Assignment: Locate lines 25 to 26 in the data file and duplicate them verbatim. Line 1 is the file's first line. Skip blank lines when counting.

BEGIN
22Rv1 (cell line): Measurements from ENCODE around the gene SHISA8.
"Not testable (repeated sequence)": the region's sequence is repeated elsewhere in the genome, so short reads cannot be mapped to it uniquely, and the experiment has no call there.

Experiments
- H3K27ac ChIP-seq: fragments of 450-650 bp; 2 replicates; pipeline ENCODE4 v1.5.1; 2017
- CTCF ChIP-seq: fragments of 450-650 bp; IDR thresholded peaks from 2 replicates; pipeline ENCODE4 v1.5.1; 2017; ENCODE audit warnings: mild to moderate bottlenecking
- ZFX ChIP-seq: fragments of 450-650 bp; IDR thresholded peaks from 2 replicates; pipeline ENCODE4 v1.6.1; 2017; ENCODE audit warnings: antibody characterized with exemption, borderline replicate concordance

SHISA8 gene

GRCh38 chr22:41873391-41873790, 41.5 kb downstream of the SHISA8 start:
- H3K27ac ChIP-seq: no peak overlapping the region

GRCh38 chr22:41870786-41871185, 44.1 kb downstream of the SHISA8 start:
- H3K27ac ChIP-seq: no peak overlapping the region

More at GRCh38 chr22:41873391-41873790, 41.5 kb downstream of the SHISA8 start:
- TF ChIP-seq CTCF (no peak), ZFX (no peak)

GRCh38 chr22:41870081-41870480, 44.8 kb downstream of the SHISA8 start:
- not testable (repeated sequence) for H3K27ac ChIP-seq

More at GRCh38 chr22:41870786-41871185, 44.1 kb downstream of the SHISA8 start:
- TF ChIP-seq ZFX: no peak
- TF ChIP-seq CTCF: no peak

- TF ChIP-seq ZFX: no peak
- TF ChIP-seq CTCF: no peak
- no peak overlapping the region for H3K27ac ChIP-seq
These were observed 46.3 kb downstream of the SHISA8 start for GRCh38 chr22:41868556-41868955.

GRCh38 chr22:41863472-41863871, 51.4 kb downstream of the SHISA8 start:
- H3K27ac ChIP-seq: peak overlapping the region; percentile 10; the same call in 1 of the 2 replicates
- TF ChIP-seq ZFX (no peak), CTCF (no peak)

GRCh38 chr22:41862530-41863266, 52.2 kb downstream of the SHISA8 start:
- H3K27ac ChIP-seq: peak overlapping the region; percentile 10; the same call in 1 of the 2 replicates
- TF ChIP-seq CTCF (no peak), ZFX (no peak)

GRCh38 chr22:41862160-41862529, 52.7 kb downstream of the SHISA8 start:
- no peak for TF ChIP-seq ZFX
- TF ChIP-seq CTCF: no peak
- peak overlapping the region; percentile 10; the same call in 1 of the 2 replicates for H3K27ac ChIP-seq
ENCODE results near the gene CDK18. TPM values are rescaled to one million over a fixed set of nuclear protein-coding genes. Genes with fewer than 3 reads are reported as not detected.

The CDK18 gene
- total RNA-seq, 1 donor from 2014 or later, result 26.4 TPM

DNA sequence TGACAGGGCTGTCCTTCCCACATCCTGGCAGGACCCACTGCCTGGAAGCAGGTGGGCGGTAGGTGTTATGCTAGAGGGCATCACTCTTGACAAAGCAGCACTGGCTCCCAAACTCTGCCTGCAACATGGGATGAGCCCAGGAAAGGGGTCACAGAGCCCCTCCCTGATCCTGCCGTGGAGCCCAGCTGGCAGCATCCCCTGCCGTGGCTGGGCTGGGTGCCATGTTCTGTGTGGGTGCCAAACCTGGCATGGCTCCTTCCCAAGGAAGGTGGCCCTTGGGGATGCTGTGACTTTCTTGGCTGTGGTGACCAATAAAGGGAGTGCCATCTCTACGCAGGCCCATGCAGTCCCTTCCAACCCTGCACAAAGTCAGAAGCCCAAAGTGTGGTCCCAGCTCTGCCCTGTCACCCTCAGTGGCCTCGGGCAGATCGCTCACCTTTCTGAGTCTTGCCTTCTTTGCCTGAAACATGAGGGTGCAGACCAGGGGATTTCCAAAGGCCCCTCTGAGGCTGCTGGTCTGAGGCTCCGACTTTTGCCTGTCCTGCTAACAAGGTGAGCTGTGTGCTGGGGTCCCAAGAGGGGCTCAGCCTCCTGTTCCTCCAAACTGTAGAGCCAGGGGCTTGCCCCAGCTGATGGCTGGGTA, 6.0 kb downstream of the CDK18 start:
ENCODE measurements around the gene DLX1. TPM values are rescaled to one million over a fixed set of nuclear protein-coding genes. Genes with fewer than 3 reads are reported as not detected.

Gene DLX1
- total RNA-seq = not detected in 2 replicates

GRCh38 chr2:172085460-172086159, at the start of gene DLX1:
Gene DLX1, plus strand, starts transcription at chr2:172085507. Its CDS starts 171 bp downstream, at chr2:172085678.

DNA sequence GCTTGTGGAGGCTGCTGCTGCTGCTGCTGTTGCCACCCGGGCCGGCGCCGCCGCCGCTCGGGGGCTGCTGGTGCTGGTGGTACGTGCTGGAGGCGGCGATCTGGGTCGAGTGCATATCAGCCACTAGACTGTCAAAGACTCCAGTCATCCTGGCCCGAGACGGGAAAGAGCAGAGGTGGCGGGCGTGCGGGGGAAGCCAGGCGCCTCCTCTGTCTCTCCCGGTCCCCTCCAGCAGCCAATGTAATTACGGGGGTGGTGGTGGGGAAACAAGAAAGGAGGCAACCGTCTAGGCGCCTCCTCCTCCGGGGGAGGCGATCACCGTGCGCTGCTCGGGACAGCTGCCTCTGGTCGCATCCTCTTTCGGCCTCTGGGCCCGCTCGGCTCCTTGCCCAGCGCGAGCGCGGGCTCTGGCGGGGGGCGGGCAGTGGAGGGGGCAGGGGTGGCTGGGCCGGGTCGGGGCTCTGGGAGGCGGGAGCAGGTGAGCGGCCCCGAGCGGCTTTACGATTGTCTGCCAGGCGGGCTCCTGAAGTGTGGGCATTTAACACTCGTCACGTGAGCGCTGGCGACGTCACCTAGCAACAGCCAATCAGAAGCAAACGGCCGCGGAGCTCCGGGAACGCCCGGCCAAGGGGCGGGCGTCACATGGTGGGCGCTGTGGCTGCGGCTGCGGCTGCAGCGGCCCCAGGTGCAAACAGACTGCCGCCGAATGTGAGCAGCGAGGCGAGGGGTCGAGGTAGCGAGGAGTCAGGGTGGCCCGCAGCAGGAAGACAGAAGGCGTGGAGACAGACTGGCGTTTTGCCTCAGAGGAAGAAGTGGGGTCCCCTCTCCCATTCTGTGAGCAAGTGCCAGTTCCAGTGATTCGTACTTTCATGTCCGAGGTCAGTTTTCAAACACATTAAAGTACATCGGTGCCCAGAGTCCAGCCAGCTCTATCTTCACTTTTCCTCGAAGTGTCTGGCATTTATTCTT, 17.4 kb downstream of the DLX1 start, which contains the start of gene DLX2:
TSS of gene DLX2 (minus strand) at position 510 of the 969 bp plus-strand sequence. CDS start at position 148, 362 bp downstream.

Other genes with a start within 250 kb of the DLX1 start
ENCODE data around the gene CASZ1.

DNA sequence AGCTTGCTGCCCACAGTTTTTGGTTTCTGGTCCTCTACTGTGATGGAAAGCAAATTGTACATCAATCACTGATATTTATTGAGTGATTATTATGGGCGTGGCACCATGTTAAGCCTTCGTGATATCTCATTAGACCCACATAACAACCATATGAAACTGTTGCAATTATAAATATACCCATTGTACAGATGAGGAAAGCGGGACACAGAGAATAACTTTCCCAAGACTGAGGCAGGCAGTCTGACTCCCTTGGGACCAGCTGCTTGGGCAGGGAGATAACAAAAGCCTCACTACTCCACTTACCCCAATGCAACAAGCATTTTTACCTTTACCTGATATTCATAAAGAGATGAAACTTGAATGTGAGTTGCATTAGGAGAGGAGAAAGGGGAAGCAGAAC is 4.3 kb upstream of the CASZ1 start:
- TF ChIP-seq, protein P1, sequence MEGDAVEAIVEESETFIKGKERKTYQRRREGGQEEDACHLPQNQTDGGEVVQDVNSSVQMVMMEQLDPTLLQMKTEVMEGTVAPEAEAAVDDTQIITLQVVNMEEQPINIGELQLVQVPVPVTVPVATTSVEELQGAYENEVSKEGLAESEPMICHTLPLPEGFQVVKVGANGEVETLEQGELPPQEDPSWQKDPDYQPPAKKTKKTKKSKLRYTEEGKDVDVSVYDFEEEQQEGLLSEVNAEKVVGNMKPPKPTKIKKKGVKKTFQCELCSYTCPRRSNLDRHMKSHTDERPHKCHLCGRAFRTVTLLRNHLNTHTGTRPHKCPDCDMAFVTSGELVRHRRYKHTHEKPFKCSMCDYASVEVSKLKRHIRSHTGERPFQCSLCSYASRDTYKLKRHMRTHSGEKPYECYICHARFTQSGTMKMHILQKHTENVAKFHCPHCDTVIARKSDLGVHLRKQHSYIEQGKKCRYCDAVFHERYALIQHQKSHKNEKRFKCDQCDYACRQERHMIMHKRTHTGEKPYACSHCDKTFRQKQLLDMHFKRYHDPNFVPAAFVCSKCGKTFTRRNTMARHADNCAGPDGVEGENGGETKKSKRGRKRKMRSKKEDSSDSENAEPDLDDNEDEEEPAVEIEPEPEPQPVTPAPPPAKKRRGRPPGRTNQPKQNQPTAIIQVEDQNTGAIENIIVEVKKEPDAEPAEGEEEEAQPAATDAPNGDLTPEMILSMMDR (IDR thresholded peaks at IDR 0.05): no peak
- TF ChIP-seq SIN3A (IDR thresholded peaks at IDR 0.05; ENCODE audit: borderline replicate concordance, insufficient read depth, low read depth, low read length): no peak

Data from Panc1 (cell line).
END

- TF ChIP-seq ZFX (no peak), CTCF (no peak)

GRCh38 chr22:41862530-41863266, 52.2 kb downstream of the SHISA8 start: